Aussie conservation group hires drones to monitor species

0 Comment(s)Print E-mail Xinhua, May 9, 2022
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SYDNEY, May 9 (Xinhua) -- A team of conservationists from Australian conservation group, the Australian Wildlife Conservancy (AWC), have begun using remote control drones to track populations of native Australian wildlife.

Details of the new wildlife monitoring program, revealed to the public on Monday, showed how drones could add a new dimension to the way conservationists monitor endangered species in Australia.

Mahalia Booth-Remmers, AWC field ecologist, told Xinhua on Monday that their tests give proof of concept to a process that could be used for conservation across Australia.

"Using a thermal drone, you've got more likelihood of actually detecting the animal and getting a more accurate population estimate," said Booth-Remmers.

"Coming up with new and innovative ways of actually surveying for our wildlife, I think is really critical."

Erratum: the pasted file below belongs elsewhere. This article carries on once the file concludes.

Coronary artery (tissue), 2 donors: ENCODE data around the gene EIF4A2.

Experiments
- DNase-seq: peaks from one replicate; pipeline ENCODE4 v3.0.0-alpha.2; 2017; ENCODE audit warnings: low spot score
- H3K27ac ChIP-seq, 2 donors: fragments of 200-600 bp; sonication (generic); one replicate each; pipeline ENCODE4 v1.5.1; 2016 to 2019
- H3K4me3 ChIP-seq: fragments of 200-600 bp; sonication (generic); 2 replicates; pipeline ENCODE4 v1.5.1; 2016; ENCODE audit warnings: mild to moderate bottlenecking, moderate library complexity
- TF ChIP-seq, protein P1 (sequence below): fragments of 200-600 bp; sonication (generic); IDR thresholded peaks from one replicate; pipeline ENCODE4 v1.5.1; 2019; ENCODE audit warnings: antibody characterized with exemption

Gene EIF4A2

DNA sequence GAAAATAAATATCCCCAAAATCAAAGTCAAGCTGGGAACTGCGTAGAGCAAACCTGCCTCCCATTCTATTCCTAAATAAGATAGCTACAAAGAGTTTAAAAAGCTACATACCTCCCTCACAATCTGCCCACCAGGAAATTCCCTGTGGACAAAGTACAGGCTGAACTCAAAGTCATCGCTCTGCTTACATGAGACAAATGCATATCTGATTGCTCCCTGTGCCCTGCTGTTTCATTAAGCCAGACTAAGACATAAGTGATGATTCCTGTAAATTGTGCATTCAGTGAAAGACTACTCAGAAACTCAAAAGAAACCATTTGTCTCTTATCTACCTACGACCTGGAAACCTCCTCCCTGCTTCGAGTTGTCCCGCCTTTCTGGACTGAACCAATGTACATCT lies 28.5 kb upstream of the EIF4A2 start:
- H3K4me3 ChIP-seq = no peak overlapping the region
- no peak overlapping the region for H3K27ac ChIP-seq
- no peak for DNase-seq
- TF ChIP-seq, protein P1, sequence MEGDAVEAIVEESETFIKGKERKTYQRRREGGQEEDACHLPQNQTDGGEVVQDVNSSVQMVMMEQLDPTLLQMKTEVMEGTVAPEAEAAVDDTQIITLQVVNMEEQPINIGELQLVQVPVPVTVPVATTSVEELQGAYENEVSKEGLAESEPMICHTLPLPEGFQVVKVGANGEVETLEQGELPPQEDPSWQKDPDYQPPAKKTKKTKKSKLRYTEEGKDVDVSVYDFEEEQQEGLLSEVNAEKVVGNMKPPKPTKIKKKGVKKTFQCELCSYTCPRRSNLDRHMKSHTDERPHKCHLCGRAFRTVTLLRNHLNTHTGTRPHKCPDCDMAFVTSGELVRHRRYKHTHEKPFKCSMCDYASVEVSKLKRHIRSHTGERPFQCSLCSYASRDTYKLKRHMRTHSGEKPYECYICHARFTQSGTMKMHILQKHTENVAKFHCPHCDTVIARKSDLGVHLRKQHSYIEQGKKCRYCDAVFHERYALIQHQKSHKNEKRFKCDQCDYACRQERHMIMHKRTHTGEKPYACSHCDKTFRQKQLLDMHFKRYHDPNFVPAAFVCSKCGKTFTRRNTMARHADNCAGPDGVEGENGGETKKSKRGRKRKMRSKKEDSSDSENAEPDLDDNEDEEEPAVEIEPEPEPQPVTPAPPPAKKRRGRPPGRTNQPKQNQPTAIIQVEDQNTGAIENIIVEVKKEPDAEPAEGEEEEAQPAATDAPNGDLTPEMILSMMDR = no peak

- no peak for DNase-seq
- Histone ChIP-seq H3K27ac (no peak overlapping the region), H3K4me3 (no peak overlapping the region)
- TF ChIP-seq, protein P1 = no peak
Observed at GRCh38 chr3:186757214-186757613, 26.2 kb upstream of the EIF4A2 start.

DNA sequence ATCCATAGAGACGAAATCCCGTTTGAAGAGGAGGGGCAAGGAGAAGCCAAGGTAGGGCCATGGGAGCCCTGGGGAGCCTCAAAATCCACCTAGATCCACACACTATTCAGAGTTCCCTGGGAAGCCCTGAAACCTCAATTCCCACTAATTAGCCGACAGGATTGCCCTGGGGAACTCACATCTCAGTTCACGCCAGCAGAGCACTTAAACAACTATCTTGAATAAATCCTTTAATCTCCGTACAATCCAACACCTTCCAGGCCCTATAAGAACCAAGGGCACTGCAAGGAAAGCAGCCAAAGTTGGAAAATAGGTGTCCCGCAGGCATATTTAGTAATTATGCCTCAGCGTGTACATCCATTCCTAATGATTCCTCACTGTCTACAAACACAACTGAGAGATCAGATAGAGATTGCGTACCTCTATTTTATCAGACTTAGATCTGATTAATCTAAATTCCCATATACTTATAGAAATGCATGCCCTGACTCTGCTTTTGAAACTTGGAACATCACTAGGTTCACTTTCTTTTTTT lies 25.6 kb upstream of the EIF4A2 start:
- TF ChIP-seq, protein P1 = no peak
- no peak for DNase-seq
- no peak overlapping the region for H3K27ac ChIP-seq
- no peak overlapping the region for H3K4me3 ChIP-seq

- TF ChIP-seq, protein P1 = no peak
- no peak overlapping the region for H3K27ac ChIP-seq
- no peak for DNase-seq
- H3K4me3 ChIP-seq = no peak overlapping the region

The team's initial test saw a human-operated drone fitted with a thermal camera fly over a 480-hectare breeding area in Molly Cliffs National Park in southwest New South Wales (NSW) five separate times.

The footage was sent back to researchers who were able to determine the population of bilbies, a native Australian marsupial, with similar accuracy to traditional population monitoring methods like live-trapping which for the same area took a team of researchers five nights out in the field.

Booth-Remmers said at this stage the largest limiting factor on drone capabilities was their battery life.

"At the moment, it's limited by the battery life, which is only 20 minutes. So, you can only cover a small area, that 480 hectares was a good size, any bigger than that... and it became really difficult."

Booth-Remmers said going forward the team would be looking to scale up operations and use the method on different species. Most recently the team took their fleet of drones to Scotia, a larger reserve in NSW's north.

"It'd be interesting to use it for smaller mammals like mice or those more intermediate like the woylies or the bettongs, just to see how effective it is for different sizes as well." Enditem

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